The bill provides enough money for school districts to increase teacher salaries by an average of 2.5 percent. Compensation for state workers would rise by 2 percent, with greater increases slated for law enforcement, corrections officers and the judiciary.

Lawsuit Targets New Mexico's Two-Tier Identification System – Associated Press

New Mexico is being accused of illegally denying driver's authorization cards to some residents after the state adopted a new system in 2016 to meet federal REAL ID Act requirements.

Civil rights and immigrant advocacy groups filed a lawsuit Monday in state district court in Santa Fe.

Under the state's two-tiered system, the Motor Vehicle Division issues two kinds of identification. One is a driver's license that meets tougher federal security rules and the other is the authorization card geared toward people who don't have the identity documents needed for a new license, including immigrants in the country illegally.

The groups claim the state has failed to fully and correctly implement the driver's license law and that requiring unnecessary documentation for the driver's authorization card is causing confusion.

Libertarians Earn Major Party Status In New MexicoAssociated Press

New Mexico election regulators say the Libertarian Party has qualified as a major political party.

Major-party status makes it easier for Libertarian candidates to get their name on the ballot. Secretary of State's Office spokesman Joey Keefe said Monday that Libertarian candidates need just 230 petition signatures to run statewide. A Democrat will need 2,507 based on prior election turnout.

Attorney A. Blair Dunn is running as a Libertarian for the Senate seat held by Democrat Martin Heinrich, and business consultant Lloyd Princeton is seeking the Albuquerque-based congressional seat under the Libertarian banner.

State Land Commissioner Aubrey Dunn recently switched his party affiliation to Libertarian from Republican. Aubrey Dunn is Blair Dunn's father.

Libertarians got major party status with a strong showing in 2016 presidential elections and adequate registration numbers.

Power Agency Interested In Sunzia Transmission ProjectAssociated Press

A federal entity that markets and transmits electricity across the West is expressing interest in a proposed transmission line that would link Arizona and New Mexico and serve as a path to get renewable energy to large markets in the region.

Developers of the SunZia transmission project say they and the Western Area Power Administration have reached an agreement that includes terms and options for the agency's potential participation in the project.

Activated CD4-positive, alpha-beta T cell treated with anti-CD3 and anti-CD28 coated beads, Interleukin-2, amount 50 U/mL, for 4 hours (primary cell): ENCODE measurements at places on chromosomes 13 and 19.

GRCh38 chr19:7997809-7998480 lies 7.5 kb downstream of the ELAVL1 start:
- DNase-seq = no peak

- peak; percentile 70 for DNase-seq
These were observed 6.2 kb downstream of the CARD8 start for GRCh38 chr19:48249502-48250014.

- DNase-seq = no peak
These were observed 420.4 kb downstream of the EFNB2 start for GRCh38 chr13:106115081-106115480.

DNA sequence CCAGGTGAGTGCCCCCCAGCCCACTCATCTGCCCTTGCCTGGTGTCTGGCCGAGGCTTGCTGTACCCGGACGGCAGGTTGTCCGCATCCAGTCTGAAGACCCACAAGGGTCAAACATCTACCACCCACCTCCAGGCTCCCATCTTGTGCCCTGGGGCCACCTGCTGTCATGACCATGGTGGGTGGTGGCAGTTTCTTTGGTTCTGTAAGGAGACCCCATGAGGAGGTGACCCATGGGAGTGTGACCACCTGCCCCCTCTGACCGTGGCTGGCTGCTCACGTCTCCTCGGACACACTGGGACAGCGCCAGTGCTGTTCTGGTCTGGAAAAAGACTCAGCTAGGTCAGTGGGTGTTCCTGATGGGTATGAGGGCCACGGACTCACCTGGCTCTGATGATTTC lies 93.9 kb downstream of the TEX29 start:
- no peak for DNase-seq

SunZia declined to provide details, saying the agreement was confidential. Still, the developers say it's a milestone that could open up more financing opportunities for the $1.5 billion project.

The 515-mile SunZia line would carry wind-generated electricity from the plains of New Mexico to Arizona. Construction on the first phase is expected to begin later this year.

Publicly-Funded New Mexico Spaceport Seeks ConfidentialityAssociated Press

Operators of a taxpayer-funded spacecraft launch facility in southern New Mexico are seeking greater confidentiality for tenants that include aspiring commercial spaceflight company Virgin Galactic.

Top officials with the New Mexico Spaceport Authority that runs Spaceport America are scheduled to visit the state Capitol on Monday as they seek an increase in state funding. Spaceport America operators also want the Legislature to restrict public access to information about technology, security and customers at the facility.

A bill backed by GOP Gov. Susana Martinez and Democratic Senate President Mary Kay Papen would exempt a variety of spaceport records from the state's Inspection of Public Records Act.

New Mexico Foundation for Open Government Executive Director Peter St. Cyr says the bill could interfere with appropriate public scrutiny of spaceport management and operations.

Exxon Says It'll Invest Over $50 Billion, Citing Tax CutAssociated Press

Exxon's CEO says the oil company will invest more than $50 billion over the next five years to expand its business in the U.S.

Chairman and CEO Darren Woods said Monday that the investments are possible because of the company's strength and helped by the recent law that cut taxes on corporations.

Exxon plans to increase oil production in Texas and New Mexico and build new manufacturing plants.

Woods says they are quality investments for shareholders that are made better by tax reform.

A chorus of business leaders have praised the tax law, which cut the corporate income-tax rate from 35 percent to 21 percent. Republicans say the law will spur growth and create jobs. Democrats say it favors the wealthy and adds to the federal budget deficit.

3 Arrested In Homicide Case Involving New Mexico Teenage BoyAssociated Press

Authorities say three people have been arrested in the death of a teenager in New Mexico including the boy's mother.

Santa Fe County Sheriff's officials say investigators received confidential information last Thursday regarding a possible homicide.